Holy heck, everyone, Apple just announced new iPhones, and for the first time in years, they actually look new and different. The big headliner is the iPhone X (pronounced “iPhone Ten”) while the appearance of the iPhone 8 surprised some fans. Less surprising were upgrades to Apple TV and the Apple Watch. But…
Apple’s iPhone event is coming up fast, and we’re expecting Tim Cook and company to announce far more than just some new handsets. Here’s a quick primer.
Sony’s cable replacement service, PlayStation Vue, is now available for Apple TV. Owners of 4th generation Apple TV units can now access their subscription directly from the device. A seven-day free trial is available at the PlayStation Vue website.
The fourth generation Apple TV went on sale Friday morning, finally giving Apple’s set-top box the ability to play video games. It’s no gaming revolution, but it’s off to a pretty good start.
For six years now, soothsaying analysts and bloggers have predicted that the rise of easy, affordable iOS games would dominate the gaming market and render consoles obsolete. Nintendo is dead, too, they’d say. And PC gaming.
Just when you thought the Apple TV was just another set-top box, everything has changed. The Cupertino company just announced the biggest Apple TV upgrade in recent memory, one that transforms the little box into a whole new platform for your home.
Announced today at Apple’s live event in California, here’s the new Apple TV remote, which might look familiar to anyone who’s played a certain Nintendo system.
Great news for Apple-loving cord-cutters: When HBO launches HBO Now, its new standalone subscription service, Apple will be its exclusive partner. You'll be able to watch after you sign up using an iOS device or Apple TV.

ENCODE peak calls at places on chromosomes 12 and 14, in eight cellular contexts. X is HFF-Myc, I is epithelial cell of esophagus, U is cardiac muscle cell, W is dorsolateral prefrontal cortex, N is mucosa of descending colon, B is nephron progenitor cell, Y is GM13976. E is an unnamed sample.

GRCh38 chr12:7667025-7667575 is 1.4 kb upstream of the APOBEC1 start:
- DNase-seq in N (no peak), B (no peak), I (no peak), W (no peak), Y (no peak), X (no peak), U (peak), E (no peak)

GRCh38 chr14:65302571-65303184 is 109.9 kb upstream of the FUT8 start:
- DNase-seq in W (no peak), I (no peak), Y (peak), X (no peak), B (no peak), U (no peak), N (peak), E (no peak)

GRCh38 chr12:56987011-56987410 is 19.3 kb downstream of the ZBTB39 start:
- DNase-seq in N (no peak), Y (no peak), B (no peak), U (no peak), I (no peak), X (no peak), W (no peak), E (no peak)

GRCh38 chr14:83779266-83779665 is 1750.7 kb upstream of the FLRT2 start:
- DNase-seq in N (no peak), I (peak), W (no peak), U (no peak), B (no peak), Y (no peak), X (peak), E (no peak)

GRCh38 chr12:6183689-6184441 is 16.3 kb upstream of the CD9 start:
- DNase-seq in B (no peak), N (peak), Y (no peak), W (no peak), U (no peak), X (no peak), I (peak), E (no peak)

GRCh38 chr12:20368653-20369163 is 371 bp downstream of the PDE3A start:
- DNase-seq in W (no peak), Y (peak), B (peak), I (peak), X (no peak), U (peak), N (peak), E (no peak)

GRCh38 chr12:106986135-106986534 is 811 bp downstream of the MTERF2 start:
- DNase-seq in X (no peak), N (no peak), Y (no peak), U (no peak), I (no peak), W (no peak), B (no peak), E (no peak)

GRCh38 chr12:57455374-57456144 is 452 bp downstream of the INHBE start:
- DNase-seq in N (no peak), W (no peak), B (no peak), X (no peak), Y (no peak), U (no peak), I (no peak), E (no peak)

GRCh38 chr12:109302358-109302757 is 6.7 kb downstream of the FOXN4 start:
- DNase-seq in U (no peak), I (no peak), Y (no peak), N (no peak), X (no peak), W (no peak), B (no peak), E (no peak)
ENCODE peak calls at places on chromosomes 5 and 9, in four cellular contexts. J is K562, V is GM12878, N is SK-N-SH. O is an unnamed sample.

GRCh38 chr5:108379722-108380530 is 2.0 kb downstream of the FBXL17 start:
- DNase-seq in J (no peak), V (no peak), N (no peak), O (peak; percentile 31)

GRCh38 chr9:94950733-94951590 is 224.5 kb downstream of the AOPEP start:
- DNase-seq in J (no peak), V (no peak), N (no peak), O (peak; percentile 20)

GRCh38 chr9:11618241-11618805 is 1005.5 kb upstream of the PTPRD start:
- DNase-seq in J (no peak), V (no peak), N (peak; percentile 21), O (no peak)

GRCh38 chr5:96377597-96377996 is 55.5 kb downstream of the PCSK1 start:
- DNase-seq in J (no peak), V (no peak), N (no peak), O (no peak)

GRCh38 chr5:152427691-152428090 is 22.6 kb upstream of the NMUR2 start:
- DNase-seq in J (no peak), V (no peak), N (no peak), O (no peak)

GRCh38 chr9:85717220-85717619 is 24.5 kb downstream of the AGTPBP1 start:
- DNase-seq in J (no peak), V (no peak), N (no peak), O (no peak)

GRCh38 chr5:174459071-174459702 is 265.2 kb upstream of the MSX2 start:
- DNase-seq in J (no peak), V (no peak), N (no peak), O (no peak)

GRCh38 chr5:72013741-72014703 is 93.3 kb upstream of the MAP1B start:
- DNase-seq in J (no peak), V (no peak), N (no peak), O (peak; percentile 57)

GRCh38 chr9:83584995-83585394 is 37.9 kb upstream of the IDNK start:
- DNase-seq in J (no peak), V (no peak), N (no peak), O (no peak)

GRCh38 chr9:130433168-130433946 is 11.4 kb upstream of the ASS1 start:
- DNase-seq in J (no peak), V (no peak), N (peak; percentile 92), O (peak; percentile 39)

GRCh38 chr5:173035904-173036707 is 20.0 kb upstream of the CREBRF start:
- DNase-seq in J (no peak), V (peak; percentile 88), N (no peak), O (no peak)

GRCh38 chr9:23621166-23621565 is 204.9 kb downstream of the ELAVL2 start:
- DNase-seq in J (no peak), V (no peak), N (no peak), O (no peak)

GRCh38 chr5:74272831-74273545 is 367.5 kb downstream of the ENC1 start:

This. This is what Apple needs to beat everyone: A $99 Apple TV with the graphic oomph of an iPhone 5S, plus a new larger remote that doubles as a full gamepad and a motion joystick—like the Nintendo Wiimote. If this concept becomes a reality, Cupertino really can win the living room.
The biggest news of E3 2013 was the battle between the PlayStation 4 and Xbox One, a battle centered on consumer rejection of digital rights management and used game restrictions. Meanwhile, in San Francisco, Apple quietly fired a shot that could eventually neuter traditional game consoles. iOS controller support…
Monday marks the beginning of Apple's 2013 Worldwide Developer Conference, where the tech giant is expected to reveal some of the enhancements coming to the next iteration of iOS. What if one of those enhancements is support for external gamepads for its iDevices? Indeed, what if Apple, on the eve of the biggest game…
It could be that the prayers of iOS gamers everywhere are about to be answered. That's right: Apple might be going to support gamepads working with iOS devices. Update: Not quite.
There's going to be another round of consoles. There's another Xbox coming, another PlayStation. Anything could happen in the next couple of years before they're released. For instance, Apple could start selling "smart televisions".
Gabe Newell, the man at the top of Valve Software, has had a vision of the future. At some point in Gabe's futureworld, Apple will control the entertainment in your living room, making "the notion of a separate console platform" disappear.
So, maybe you're a bit disappointed by not getting a shiny new iPhone design revealed during Apple's announcement yesterday. You're not alone. But the real exciting stuff was all the news about iOS 5, what with the Siri personal assistant and full video mirroring through Apple TV.
Apple has finally made their September event official, and it's coming sooner than many expected—the "special event" will be held September 1 in San Francisco, and from the look of things it's going to involve music.
It's time for another Apple event next Wednesday, with music themed news of some sort teased by this fruity guitar picture. What other news could be coming on September 1?
A patent's been uncovered by VentureBeat, which Apple first filed in November 2006. It's for a pointer/remote device, that communicates via IR, and has a sensor bar you place in front of the tellie to detect 3D movement. You know, just like a Wii Remote. The patent states the following: